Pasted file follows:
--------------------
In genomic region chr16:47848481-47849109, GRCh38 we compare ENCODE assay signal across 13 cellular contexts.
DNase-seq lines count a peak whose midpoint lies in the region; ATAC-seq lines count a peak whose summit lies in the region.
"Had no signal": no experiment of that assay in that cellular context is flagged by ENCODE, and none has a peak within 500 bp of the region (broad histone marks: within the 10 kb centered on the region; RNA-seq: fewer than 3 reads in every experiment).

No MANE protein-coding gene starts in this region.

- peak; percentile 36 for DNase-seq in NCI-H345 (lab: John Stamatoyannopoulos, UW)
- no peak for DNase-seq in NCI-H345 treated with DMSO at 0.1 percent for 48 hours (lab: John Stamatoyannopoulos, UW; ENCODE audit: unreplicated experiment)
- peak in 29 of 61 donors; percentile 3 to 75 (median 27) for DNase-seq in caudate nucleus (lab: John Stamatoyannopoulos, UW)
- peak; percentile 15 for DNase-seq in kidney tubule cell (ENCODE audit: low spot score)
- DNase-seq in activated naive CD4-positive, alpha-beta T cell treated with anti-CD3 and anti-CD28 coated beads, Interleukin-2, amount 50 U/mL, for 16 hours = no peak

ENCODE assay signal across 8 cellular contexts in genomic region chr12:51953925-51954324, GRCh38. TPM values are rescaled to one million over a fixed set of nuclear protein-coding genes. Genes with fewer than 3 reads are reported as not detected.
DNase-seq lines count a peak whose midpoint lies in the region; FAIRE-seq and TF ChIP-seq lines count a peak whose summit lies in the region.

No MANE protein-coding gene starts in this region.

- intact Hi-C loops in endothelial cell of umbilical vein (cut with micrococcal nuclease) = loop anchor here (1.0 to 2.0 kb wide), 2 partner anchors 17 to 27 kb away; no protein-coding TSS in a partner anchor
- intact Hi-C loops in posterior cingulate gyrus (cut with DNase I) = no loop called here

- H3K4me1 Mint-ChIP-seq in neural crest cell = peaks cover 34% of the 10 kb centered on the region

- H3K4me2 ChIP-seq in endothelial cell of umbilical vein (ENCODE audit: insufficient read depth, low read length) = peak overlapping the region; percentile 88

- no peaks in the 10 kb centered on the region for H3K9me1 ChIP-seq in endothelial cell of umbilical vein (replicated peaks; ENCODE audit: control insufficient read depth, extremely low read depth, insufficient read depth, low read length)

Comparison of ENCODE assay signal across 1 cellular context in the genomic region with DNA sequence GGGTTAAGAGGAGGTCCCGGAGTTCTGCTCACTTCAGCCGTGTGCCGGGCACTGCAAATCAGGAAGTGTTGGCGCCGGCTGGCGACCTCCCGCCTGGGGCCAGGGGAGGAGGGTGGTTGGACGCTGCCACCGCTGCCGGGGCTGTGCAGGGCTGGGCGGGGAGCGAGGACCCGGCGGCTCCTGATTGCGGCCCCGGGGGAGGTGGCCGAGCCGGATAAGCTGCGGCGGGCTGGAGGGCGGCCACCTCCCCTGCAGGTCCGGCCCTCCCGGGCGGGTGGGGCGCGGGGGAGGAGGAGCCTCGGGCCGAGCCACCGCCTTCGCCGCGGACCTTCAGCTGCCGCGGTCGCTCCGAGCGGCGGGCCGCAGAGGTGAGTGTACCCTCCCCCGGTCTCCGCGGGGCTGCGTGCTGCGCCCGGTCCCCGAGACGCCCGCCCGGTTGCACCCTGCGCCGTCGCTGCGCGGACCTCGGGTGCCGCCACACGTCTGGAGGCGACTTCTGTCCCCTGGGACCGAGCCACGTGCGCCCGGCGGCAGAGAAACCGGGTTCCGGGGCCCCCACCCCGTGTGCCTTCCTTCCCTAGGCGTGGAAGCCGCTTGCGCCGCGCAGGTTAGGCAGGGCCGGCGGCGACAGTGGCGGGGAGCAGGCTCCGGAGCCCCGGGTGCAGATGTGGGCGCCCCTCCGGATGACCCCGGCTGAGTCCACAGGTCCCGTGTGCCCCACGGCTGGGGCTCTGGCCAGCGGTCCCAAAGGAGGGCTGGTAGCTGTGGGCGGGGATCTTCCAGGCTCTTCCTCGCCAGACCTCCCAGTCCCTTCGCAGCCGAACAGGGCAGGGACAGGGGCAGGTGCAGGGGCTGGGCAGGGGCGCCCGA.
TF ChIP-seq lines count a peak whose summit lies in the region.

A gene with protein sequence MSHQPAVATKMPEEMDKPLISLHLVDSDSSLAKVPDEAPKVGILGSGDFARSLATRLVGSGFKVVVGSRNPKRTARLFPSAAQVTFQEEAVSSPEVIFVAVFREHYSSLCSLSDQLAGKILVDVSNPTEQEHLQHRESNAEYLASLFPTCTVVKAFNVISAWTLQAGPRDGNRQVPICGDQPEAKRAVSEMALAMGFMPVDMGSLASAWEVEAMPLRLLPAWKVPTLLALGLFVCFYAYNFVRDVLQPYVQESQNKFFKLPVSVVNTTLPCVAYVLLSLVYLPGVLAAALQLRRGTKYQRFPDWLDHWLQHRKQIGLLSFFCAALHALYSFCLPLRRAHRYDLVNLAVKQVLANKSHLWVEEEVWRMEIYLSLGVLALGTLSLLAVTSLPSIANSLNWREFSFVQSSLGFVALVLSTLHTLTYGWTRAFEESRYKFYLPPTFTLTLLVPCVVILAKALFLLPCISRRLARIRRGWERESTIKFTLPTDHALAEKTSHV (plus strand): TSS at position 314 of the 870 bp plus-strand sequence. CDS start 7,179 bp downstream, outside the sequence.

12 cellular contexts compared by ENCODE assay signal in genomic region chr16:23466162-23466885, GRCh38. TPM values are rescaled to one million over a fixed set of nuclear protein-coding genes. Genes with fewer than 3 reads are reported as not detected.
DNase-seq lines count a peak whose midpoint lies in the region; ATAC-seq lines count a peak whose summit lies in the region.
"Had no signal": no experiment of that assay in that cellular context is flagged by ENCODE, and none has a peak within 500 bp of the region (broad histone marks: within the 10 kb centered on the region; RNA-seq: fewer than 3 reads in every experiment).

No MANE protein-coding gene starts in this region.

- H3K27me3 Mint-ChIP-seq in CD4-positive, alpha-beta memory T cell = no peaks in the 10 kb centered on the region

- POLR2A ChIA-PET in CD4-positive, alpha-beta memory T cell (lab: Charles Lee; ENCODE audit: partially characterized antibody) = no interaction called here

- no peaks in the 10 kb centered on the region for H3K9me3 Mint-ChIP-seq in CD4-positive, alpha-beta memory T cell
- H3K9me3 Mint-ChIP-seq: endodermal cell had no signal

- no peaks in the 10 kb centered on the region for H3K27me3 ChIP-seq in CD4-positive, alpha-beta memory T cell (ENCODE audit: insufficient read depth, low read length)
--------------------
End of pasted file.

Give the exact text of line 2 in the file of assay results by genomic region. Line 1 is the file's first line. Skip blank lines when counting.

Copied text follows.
DNase-seq lines count a peak whose midpoint lies in the region; ATAC-seq lines count a peak whose summit lies in the region.